There are several house organization resources in books and on line. I grew up with many that my mother read monthly. Magazines like Family Circle, Woman’s Day, Woman’s World have great solutions.  I have clipped many- a habit developed from watching my mother-and maintain them in a binder or a folder. 

Below are some suggestions on how to address the many steps involved in keeping a home.

1.    Assign chores to days in the week or month, if possible.

2.    Organize related chores to compress the time used to execute them.  Look to maintain an even level of cleanliness throughout the home.

 ·         Group them around typical tasks like:

          +cleaning the kitchen after dinner to collect all waste and removing all of it from the house;

          + spray cleaning horizontal surfaces in the most used areas, then

          +cleaning floor surfaces via sweeping or vacuuming at the end of the day.

3.    For tasks that require help, look for and schedule assistance within your budget.

 4.    Decentralize where you keep cleaning products.

·         Split large bottles of cleaners into several small bottles and place them where needed and convenient.

·         Consider using natural cleaners like baking soda and white vinegar.  You can find information on them at Herb Quarterly and at Mother Earth News.

·         Rather than purchasing a specific cleanser for every use, consider using one that can be diluted for many needs.  Miracle Soap II is a wonderful cleaner.  I have used it for everything from my floors to laundry and for my body. When I buy large gallon quantities, I plan to phase it in: after using what I purchased, I will keep the bottles and refill them with recipes (by varying the water) for specific applications. In other words, the product that was used for floors or windows will keep the same label for easy identification.  Read testimonials of people using it Miracle Soap.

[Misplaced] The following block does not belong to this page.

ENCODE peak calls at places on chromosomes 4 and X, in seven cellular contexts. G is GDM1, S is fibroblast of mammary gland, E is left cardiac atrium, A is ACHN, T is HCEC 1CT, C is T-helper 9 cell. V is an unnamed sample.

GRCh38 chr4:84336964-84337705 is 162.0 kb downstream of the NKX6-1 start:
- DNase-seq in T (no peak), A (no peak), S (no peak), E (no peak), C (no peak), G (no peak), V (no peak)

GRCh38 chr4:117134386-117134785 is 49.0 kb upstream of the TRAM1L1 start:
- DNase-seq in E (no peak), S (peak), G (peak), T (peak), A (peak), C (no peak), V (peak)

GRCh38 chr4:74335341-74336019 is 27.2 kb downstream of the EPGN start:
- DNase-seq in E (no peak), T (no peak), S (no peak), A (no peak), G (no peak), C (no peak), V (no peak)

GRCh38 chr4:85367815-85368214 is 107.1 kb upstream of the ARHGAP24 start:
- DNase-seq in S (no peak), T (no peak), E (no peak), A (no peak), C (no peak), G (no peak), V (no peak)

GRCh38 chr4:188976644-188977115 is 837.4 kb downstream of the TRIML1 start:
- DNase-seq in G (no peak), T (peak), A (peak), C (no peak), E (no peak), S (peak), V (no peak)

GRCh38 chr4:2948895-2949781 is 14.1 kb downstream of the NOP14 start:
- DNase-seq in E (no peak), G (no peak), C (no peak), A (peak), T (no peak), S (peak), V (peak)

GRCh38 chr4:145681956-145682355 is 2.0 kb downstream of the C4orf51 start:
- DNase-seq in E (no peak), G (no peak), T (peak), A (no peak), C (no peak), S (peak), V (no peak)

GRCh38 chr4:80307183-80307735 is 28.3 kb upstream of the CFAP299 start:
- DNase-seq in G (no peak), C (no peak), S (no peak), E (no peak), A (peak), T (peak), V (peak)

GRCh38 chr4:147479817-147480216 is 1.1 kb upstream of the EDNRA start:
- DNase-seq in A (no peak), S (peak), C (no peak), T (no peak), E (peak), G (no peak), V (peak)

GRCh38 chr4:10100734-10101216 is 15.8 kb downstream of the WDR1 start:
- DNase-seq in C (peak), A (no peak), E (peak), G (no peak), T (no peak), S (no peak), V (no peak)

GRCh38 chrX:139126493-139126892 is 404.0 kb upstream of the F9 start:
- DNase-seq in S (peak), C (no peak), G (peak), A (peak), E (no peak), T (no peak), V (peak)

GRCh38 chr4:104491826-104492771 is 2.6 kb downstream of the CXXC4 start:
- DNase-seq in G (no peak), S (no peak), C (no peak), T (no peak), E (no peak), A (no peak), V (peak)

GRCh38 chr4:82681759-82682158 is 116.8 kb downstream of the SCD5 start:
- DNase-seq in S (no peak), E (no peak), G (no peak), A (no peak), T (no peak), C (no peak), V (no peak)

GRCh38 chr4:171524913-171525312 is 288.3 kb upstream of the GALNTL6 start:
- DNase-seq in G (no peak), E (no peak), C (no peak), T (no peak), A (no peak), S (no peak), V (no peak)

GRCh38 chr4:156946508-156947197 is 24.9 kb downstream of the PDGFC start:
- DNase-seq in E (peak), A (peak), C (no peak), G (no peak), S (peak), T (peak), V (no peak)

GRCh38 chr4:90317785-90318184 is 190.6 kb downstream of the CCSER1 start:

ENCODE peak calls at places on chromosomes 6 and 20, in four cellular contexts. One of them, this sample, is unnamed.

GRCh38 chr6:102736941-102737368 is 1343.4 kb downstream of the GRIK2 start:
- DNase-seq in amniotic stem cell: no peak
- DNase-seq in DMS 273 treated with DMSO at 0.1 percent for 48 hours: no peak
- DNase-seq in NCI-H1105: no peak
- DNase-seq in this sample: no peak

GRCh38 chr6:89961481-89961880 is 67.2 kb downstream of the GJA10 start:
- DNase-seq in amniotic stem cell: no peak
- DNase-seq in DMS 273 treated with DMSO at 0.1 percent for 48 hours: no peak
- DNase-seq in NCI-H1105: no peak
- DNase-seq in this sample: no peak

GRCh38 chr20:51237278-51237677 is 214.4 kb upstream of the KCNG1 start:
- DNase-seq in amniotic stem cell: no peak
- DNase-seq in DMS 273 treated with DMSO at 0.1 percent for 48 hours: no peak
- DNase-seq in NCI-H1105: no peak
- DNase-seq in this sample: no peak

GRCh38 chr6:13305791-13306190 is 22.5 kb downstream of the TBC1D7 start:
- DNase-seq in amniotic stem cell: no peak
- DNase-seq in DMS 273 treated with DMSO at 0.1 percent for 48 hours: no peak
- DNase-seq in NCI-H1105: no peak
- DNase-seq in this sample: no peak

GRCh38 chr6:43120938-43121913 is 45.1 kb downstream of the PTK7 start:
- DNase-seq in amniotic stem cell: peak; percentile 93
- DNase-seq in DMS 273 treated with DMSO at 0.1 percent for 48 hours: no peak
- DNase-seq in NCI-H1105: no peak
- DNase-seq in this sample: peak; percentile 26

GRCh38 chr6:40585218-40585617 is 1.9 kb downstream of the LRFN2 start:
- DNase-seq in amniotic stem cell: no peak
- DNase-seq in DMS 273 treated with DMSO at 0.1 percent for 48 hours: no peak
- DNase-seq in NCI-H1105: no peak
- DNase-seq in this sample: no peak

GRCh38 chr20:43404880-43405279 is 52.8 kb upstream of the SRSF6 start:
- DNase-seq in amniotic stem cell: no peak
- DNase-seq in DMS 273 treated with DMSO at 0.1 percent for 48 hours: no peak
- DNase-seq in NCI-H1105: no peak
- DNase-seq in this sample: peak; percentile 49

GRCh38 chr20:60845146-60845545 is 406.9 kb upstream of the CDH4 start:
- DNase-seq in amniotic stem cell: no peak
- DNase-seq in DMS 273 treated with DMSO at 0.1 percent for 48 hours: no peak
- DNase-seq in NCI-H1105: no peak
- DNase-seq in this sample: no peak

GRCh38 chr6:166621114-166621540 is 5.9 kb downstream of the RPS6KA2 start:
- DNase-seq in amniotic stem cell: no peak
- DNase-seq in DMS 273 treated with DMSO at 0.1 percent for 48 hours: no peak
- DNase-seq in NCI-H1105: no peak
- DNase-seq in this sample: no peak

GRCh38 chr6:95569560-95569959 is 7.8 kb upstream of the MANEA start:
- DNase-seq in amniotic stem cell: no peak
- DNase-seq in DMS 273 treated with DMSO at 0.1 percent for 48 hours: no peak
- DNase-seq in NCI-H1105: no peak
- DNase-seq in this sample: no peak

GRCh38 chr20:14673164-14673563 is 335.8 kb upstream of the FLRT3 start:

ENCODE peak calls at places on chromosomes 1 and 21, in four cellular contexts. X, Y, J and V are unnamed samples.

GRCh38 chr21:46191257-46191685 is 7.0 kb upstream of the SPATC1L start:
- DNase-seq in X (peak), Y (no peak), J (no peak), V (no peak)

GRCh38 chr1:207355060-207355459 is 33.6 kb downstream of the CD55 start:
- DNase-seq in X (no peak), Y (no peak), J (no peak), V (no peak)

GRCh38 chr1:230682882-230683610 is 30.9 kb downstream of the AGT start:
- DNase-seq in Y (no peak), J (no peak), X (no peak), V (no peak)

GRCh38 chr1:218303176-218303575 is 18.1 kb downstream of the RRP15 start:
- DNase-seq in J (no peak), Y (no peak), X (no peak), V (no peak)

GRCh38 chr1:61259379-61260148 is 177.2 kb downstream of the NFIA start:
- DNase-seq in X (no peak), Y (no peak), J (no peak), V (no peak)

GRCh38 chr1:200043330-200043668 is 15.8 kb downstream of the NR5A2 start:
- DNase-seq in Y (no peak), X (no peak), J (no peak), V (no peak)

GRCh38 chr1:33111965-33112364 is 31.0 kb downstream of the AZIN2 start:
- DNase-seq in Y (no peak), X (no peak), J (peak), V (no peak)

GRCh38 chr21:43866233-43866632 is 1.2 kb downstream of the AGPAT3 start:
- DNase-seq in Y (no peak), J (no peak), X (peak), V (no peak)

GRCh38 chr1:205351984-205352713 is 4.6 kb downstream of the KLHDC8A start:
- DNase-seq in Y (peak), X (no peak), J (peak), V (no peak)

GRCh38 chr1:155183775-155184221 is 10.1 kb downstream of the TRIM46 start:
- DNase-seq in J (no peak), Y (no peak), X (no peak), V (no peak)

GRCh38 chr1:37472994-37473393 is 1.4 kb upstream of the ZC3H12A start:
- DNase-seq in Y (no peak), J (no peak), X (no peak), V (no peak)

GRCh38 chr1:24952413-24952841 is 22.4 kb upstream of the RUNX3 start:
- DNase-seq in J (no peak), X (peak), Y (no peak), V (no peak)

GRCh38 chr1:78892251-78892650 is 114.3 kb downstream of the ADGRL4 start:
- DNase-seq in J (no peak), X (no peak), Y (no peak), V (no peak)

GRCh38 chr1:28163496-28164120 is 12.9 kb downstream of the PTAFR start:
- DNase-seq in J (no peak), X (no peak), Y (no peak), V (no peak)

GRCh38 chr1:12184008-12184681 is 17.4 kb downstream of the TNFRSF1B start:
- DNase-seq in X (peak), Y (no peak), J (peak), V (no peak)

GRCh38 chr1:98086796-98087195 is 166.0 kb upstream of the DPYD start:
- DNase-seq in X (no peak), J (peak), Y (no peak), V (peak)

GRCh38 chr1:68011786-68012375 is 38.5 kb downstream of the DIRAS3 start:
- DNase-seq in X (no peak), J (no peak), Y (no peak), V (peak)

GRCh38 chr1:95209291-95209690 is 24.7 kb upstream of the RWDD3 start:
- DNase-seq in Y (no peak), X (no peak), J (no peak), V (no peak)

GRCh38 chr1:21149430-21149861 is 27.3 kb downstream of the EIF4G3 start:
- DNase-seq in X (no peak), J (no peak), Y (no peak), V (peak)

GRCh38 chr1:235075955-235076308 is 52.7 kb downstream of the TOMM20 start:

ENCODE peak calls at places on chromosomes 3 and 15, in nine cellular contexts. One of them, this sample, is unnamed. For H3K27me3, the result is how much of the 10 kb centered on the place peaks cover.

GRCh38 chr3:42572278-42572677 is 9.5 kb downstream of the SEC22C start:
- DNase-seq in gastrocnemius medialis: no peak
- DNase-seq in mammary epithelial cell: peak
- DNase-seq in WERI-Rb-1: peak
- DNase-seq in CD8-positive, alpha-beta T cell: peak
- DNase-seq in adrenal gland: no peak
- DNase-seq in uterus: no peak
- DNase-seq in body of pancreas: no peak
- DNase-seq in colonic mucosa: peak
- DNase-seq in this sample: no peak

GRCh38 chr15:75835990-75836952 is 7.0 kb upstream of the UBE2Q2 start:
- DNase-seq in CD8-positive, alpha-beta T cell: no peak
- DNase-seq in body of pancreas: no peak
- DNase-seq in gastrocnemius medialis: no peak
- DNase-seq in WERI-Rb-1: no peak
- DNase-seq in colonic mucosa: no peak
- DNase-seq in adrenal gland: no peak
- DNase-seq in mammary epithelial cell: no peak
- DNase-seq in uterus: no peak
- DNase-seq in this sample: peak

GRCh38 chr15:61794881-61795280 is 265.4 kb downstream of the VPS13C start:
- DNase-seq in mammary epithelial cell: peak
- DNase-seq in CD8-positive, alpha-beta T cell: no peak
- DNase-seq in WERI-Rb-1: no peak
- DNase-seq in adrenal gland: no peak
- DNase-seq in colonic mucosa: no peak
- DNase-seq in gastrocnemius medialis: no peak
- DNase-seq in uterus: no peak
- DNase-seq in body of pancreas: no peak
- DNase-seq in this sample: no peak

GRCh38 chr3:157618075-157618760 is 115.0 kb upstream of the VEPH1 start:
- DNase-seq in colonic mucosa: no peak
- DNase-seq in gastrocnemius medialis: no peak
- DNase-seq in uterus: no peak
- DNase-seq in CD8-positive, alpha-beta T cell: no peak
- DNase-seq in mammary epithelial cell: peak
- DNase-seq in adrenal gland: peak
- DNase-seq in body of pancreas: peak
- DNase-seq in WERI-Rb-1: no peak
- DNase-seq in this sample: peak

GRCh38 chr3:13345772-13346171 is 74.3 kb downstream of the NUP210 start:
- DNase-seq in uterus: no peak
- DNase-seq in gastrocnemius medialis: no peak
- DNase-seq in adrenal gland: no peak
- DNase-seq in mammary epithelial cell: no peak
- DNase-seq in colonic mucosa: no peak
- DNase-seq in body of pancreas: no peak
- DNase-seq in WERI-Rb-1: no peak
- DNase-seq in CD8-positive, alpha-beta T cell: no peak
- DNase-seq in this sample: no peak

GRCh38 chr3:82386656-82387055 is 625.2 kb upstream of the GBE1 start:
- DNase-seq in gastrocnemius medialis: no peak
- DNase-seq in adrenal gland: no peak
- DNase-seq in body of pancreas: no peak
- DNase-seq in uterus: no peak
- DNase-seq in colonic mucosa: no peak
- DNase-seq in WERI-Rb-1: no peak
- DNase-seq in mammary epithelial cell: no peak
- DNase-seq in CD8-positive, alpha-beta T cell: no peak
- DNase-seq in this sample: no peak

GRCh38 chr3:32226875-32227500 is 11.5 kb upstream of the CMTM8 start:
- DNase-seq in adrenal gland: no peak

5.    Waste collection can be easier.  Depending on where the waste is collected, schedule how often the container needs to be emptied.  To minimize trips to the central storage closet, place several waste bags in the bottoms of trash baskets to pull up after the one in use is full and removed.

 6.    Papers and Files

The care receiver could generate lots of documentation all on their own that covers medical; financial, and other information.  You may not have to be reminded to keep them available, or handy but perhaps the storage method you use now can be improved or expanded to include other items.

•     Keep a loose-leaf binder with pocket dividers to include

1.    schedules;

2.    appointments;

3.    lists of prescriptions, supplements, etc.

4.    Shopping lists; you will be suing several resources. Save time by listing the best place to get the products you use.

5.    Receipts; move them into labeled envelopes each month. This will save you time when filing taxes. 

6.    Clipped coupons; use your cell phone to download coupons from the stores you patronize.  Remember to use your codes received when you become a member for more savings.

7.    Meals and meal plans; I found it beneficial to use a large calendar to record my husband’s meals and supplements.

8.    Telephone numbers – supporters; friends, medical facilities and personnel involved. 

All of the information is in one accessible place, removed from your head.   Transfer all bits of paper onto pages in the binder. If it is important to keep a notebook, choose one that works for you from various available sizes.    Make it easy on yourself.  Go to http://organizedhome.com for more great ideas.